Ten years ago, I worked as the Director of Assessments for the District of Columbia Public Schools (DCPS). For temporal context, I arrived after the first of the infamous test cheating scandals and left just before the incident that spawned a second. Indeed, I filled a new position created to both manage test security and design an expanded testing program. I departed shortly after Vincent Gray, who opposed an expanded testing program, defeated Adrian Fenty in the September 2010 DC mayoral primary. My tenure coincided with Michelle Rhee’s last nine months as Chancellor.
The recurring test cheating scandals of the Rhee-Henderson years may seem extraordinary but, in fairness, DCPS was more likely than the average US school district to be caught because it received a much higher degree of scrutiny. Given how tests are typically administered in this country, the incidence of cheating is likely far greater than news accounts suggest, for several reasons:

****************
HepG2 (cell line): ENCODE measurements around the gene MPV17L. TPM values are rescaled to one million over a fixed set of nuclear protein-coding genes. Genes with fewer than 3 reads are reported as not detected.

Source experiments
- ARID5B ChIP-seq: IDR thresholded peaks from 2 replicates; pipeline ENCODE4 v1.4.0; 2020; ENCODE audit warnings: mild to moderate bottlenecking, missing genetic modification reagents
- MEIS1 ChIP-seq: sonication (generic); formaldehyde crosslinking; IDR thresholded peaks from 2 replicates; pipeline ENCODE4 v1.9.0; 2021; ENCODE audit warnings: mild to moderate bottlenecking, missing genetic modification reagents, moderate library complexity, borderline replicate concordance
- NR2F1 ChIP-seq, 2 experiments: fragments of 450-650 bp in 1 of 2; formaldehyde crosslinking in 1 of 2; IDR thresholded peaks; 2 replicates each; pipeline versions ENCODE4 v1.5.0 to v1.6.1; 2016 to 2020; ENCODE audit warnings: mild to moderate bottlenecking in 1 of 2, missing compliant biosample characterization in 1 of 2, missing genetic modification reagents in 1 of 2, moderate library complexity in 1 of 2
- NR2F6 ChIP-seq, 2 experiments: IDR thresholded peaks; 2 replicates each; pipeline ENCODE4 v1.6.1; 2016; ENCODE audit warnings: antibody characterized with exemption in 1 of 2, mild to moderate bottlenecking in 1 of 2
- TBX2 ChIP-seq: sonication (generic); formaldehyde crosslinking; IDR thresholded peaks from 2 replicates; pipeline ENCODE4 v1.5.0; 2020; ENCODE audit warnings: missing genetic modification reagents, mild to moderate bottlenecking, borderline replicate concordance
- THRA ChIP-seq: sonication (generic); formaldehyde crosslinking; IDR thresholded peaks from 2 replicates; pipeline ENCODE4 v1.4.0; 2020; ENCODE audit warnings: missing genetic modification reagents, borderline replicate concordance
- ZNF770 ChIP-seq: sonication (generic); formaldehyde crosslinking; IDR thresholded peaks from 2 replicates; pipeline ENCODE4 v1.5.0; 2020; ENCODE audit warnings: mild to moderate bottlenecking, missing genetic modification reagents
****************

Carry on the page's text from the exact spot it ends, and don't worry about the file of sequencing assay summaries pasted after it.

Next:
· in most cases, those who administer tests—schoolteachers and administrators—have an interest in their results;
· test security protocols are numerous and complicated yet, nonetheless, the responsibility of non-expert ordinary school personnel, guaranteeing their inconsistent application across schools and over time;
· after-the-fact statistical analyses are not legal proof—the odds of a certain amount of wrong-to-right erasures in a single classroom on a paper-and-pencil test being coincidental may be a thousand to one, but one-in-a-thousand is still legally plausible; and
· after-the-fact investigations based on interviews are time-consuming, scattershot, and uneven.
Still, there were measures that the Rhee-Henderson administrations could have adopted to substantially reduce the incidence of cheating, but they chose none that might have been effective. Rather, they dug in their heels, insisted that only a few schools had issues, which they thoroughly resolved, and repeatedly denied any systematic problem.